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Response to Review of Nobility and Kingship in Medieval England: The Earls and Edward I, 1272-1307

I am very grateful to Dr Bothwell for his conscientious review and for the many positive things he has said about my book. As a young scholar, it is with some trepidation that one reads a first review from a senior colleague and Dr Bothwell’s generosity is thus received with pleasure and a little relief.

Many of Dr Bothwell’s criticisms, especially on the topics and sources that are missing from the book, are valid and welcome. In mitigation I would say that a monograph of this kind is always likely to be less comprehensive than either author or audience might wish. There are always more things which one would like to have written about, but had I covered all those mentioned by Dr Bothwell the book would have been closer to 200,000 words than 120,000 and my editors would have been tearing their hair out! I do think, however, that I have taken greater care over my use of charter witness evidence than Dr Bothwell fears, while it is, perhaps, going a little far to suggest that a single mention of the tripartite view of medieval society constitutes a belief in its applicability that excludes all others.

There is one part of the review, however, that needs a more detailed response. I always expected my discussion of bastard feudalism to attract most comment, in particular my detailed comparison between bastard feudalism in the late 14th and 15th centuries and the circumstances of the 13th century. I anticipated, however, that criticism would either come from late medievalists who took issue with my presentation of the 15th-century situation or from my colleagues in the 13th century who wished to argue either that Peter Coss’s (1a) view that there was no material difference between the 13th and 15th centuries or that discussion of bastard feudalism is unnecessary and outdated.(2a)

Dr Bothwell, however, criticises my reliance on 13th- and 15th-century material suggesting that ‘one needs to take further into account the developments of the 14th century’. Unlike him, I would suggest that there is an unfortunate gap in the historiography of noble power in the localities in the 14th century between the work of Maddicott and Phillips and that of the later 14th and 15th centuries starting with Walker, all of which I discuss extensively.(3a) Beyond some brief discussion in Holmes’s Estates of the Higher Nobility and Nigel Saul’s studies of the county communities of Gloucestershire and Sussex (4a), there is nothing in print to compare with the numerous detailed studies of noble power after 1377 or the work of 13th- and early 14th-century scholars. That is not to say, of course, that the nobility have been neglected by scholars of Edward III, but the focus of Ayton, Fowler and Green, for instance, has been primarily on their military role, while Dr Bothwell himself has documented their relationship with the king through the prism of patronage.(5a) This work, good as it is, has not focused on power in the localities in the way that later 14th and 15th-century historians have done.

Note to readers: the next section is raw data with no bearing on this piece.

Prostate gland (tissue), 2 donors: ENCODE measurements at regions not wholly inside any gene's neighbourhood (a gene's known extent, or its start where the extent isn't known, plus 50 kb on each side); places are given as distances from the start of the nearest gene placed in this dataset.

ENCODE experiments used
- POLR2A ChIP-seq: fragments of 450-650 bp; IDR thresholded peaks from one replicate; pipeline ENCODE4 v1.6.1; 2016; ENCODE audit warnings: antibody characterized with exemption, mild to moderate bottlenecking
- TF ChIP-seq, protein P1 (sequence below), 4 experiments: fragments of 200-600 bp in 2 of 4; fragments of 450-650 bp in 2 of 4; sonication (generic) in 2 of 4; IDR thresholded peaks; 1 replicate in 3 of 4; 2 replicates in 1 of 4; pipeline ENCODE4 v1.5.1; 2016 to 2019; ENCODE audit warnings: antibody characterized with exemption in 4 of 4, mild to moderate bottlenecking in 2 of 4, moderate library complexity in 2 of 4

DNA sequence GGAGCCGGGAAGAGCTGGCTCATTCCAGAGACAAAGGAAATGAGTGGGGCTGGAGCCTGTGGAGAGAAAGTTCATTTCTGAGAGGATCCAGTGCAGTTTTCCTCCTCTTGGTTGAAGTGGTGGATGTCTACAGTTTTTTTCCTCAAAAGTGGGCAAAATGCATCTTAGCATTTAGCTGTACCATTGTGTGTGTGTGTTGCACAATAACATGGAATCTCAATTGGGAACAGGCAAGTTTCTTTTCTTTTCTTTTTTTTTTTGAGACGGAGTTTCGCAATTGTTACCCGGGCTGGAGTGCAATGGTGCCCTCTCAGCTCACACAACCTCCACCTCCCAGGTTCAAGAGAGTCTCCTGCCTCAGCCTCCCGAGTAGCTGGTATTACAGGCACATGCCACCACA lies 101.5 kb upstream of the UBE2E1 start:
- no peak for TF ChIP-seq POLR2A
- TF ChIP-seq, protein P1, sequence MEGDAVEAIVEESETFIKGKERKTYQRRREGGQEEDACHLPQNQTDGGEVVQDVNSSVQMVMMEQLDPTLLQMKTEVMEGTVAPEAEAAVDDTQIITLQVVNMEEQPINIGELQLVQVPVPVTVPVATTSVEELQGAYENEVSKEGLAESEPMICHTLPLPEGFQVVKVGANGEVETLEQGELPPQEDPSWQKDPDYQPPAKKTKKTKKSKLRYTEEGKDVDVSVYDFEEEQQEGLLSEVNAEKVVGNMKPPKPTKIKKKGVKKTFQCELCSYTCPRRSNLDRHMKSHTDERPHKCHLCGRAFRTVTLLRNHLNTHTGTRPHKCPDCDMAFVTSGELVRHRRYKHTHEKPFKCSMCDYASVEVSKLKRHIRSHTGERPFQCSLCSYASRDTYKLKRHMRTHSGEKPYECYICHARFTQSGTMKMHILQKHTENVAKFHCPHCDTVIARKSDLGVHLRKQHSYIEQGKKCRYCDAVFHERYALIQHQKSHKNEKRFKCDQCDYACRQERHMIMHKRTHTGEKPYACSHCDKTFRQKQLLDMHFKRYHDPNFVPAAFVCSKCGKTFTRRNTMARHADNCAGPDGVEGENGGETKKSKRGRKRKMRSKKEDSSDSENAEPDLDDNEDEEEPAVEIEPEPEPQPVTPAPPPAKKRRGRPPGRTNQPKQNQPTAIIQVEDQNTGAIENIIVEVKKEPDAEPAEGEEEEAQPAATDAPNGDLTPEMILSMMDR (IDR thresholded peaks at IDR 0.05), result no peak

Given this, it is natural that my book ‘is primarily comparative rather than developmental’ in its discussion of bastard feudalism, and is not able to offer detailed commentary on the developments of the 14th century. My purpose was to tackle 13th-century assumptions that our period is the same as the 15th in terms of noble power and to offer some early thoughts about how we might have got, in Dr Bothwell’s words, from ‘point a’ to ‘point b’. It is for 14th-century scholars to fill the gap and this book is meant in part to act as a spur for this to happen. I have made some preliminary research on Henry, earl of Lancaster’s (d.1345) affinity in the book (pp. 130–1) and intend to write more in the future on the Lancastrian affinity from the 1320s to the 1340s, while the work of Christine Carpenter just published and her Ford Lectures in 2016 on the 14th century will hopefully stimulate more detailed work on Edward III’s nobility by scholars of that reign.(6a)


  1. P. R. Coss, ‘Bastard feudalism revised’, Past and Present 125 (1989), 27–64.Back to (1a)
  2. D. Crouch, The English Aristocracy, 1070–1272: a social transformation (New Haven, CT, and London, 2011), pp. 150–9, esp. n. 75.Back to (2a)
  3. J. R. Maddicott, Thomas of Lancaster, 1307–1322: a study in the reign of Edward II (Oxford, 1970); J. R. S. Phillips, Aymer de Valence, Earl of Pembroke, 1307–1324: Baronial Politics in the Reign of Edward II (Oxford, 1972); S. Walker, The Lancastrian Affinity, 1361–99 (Oxford, 1990).Back to (3a)
  4. G. A. Holmes, The Estates of the Higher Nobility in Fourteenth-Century England (Cambridge, 1957); N. E. Saul, Knights and Esquires: the Gloucestershire gentry in the fourteenth century (Oxford, 1981); Scenes From Provincial Life: Knightly Families in Sussex, 1280–1400 (Oxford, 1986).Back to (4a)
  5. A. Ayton, Knights and Warhorses: Military Service and the English Aristocracy under Edward III (2nd edition, Woodbridge, 1999); A. Ayton and P. Preston, The Battle of Crecy, 1346 (Woodbridge, 2007); K. Fowler, The King’s Lieutenant: Henry of Grosmont, first duke of Lancaster, 1310–1361 (New York, 1969); D. Green, The Black Prince (revised edition, The History Press, 2008); J. S. Bothwell, Edward III and the English Peerage: Royal Patronage, Social Mobility and Political Control in 14th-century England (Woodbridge, 2004).Back to (5a)
  6. C. Carpenter, ‘Bastard feudalism in the fourteenth century’, in Kings, Lords and Men in Scotland and Britain, 1300–1625: Essays in Honour of Jenny Wormald, ed. S Boardman and Julian Goodacre (Edinburgh, 2014).Back to (6a)